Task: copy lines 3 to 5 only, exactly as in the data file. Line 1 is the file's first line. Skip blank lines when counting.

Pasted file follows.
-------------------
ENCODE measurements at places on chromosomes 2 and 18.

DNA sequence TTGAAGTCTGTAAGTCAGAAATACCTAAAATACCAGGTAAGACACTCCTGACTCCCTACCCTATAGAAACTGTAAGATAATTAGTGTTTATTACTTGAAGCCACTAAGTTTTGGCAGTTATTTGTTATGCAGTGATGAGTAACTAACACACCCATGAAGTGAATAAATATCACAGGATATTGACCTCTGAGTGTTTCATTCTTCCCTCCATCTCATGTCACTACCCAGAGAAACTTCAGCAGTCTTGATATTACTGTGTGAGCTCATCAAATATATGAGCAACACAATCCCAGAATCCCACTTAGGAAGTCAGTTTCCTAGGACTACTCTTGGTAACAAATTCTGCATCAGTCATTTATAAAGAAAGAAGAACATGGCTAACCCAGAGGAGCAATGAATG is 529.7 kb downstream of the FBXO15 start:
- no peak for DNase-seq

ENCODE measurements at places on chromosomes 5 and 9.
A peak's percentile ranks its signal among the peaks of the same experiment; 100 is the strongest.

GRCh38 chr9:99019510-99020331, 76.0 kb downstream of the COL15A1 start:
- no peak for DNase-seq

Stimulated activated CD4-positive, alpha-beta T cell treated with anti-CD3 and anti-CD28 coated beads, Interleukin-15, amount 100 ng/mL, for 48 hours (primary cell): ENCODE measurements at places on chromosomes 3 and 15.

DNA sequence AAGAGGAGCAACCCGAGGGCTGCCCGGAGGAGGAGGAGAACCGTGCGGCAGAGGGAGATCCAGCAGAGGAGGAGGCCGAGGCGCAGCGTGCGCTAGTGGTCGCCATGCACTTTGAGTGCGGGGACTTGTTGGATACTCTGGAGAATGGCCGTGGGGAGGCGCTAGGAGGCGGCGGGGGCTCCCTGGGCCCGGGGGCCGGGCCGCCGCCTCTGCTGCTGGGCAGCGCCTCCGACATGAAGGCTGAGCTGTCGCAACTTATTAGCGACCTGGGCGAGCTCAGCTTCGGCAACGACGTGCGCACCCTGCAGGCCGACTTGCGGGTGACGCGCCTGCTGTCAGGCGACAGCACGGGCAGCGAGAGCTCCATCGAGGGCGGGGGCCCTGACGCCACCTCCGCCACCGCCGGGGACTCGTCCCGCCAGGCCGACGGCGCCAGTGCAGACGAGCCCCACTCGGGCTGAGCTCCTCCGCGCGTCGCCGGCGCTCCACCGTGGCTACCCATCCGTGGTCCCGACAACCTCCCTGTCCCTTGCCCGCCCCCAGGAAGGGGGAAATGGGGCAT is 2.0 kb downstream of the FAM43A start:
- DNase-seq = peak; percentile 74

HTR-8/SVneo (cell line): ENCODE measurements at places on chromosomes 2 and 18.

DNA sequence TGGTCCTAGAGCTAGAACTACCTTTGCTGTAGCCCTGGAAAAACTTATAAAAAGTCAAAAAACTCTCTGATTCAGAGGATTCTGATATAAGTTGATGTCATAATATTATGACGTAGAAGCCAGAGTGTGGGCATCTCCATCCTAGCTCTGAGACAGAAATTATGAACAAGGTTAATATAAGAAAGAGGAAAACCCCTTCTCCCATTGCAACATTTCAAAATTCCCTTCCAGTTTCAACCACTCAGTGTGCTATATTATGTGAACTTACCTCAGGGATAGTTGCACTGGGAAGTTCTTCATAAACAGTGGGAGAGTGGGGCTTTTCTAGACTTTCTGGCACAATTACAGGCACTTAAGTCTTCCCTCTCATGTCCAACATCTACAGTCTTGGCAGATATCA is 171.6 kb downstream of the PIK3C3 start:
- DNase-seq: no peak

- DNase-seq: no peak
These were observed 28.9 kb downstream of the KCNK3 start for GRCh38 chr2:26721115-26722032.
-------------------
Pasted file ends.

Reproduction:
- no peak for DNase-seq

ENCODE measurements at places on chromosomes 5 and 9.
A peak's percentile ranks its signal among the peaks of the same experiment; 100 is the strongest.